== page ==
Feeling Insignificant? Why Certificate Level Exam-Takers Shouldn’t Be Ignored
Last updated on June 18th, 2020 at 9:40 am
This article is relevant to anybody who wants to further their career in the financial services industry, whether you are at Certificate Level or Diploma Level.
Since it’s introduction in 2012 there has been so much focus on Diploma Level financial services exams and understandably so as the Diploma is the major qualification in the industry. However, has this been to the detriment of those sitting Certificate Level exams? Whilst the diploma will inevitably be the right option for many individuals, the concern is that employers are shifting their focus from Certificate to Diploma Level in all areas of the business, rather than widening their focus to incorporate those sitting the Diploma in addition to those sitting Certificate Level exams.
I would strongly argue that this is a big mistake for any company that is looking for long-term stability and success. Certificate Level exams provided by the Chartered Insurance Institute (CII) and other professional bodies are there to provide a solid grounding for individuals working in the financial services industry in non advice roles. And that in itself should not be misunderstood. For those who had experience of the CII predecessor, the Financial Planning Certificate (FPC), you would be surprised at the difference between that and the equivalent qualification today, the Certificate in Financial Services. The difficulty level in the CII’s Certificate in Financial Services is far higher than the old FPC, and in order to gain a pass, the student has a lot more to learn.
So regardless of the Diploma, there is a strong need to help individuals trying to achieve the Certificate. The difficulty level should not be under-estimated. However in the long term, spending more time assisting those with the Certificate can only help those same students in the future when they come to sit Diploma Level exams. In particular, the CII’s Diploma in Financial Planning exams are extremely tough. If an individual only just scraped through the Certificate Level without a solid grasp of the subject, they will have a long and tough time ahead of them.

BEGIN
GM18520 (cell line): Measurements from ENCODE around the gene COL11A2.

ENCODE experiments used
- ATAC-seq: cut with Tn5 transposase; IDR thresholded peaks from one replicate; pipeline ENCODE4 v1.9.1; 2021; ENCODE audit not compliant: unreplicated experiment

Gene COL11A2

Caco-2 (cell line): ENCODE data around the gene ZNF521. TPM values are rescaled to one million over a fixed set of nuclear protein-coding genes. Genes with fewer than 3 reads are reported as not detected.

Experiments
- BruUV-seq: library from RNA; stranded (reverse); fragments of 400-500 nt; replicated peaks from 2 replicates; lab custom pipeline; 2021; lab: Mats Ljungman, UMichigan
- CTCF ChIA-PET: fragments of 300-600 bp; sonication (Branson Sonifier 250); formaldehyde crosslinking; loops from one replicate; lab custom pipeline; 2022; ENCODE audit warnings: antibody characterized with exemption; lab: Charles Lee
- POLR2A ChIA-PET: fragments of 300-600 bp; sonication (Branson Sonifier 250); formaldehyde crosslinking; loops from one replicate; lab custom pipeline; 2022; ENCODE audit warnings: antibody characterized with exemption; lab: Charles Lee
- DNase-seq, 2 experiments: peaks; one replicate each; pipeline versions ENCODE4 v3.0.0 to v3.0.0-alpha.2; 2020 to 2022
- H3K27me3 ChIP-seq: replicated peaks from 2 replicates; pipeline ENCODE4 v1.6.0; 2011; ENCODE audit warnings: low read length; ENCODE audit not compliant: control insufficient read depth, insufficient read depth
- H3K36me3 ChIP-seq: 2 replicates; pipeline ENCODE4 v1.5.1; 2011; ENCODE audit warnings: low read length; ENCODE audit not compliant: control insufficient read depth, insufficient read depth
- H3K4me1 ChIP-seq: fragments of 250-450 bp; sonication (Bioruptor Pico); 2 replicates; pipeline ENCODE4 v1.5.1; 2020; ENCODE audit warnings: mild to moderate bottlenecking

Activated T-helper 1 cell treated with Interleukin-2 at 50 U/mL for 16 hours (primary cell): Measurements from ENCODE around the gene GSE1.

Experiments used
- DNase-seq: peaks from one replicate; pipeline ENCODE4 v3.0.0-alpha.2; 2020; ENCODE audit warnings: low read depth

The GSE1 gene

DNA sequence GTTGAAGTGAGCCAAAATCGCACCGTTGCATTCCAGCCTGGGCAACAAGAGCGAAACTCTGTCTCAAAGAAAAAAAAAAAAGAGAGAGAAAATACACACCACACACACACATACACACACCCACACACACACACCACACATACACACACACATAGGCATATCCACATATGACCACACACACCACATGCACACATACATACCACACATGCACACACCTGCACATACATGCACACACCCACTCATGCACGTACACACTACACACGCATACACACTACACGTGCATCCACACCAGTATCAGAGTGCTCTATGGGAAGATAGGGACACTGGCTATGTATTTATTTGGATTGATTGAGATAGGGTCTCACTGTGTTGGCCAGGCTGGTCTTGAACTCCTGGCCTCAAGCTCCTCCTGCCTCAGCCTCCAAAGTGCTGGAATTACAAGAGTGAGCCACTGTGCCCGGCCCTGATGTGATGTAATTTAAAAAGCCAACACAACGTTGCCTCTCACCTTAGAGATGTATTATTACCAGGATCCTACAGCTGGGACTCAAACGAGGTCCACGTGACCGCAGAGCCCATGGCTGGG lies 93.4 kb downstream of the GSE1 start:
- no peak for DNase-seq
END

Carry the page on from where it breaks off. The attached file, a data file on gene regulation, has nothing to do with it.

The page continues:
We should focus on both Certificate and Diploma
If we focus on our Certificate Level students as well as our Diploma Level students, we will produce staff who have a thorough, genuine knowledge and understanding of the industry. They will then be able to go on to the Diploma feeling more confident, and I would argue that as a result the pass rates for the Diploma would increase. This would also mean lower re-sit costs, more confident, knowledgeable and content staff, which can only benefit customers.
What will happen if we don’t support certificate level students?
What will happen if we provide little or no support to Certificate Level students? We will end up with employees who have a very loose grasp of the industry. Many of them will then attempt the Diploma, and struggle to pass any of the exams. This means higher training costs, more re-sit costs, more despondent staff and higher staff turnover. It will also mean lower quality potential employees to employ from elsewhere to fill those gaps. And if we look at the bigger picture, this will be to the detriment of the industry as a whole. As many older advisers leave, there are going to be gaps for new, younger advisers to fill. But if we don’t have the numbers and quality needed due to lack of support for employees starting out in their career, then the industry will suffer.
It’s not a case of choosing to assist one set of students over another. It’s a case of looking to the longer term and helping them all in equal measure. In the longer term, supporting our staff with qualifications at ALL levels, can only be money well spent.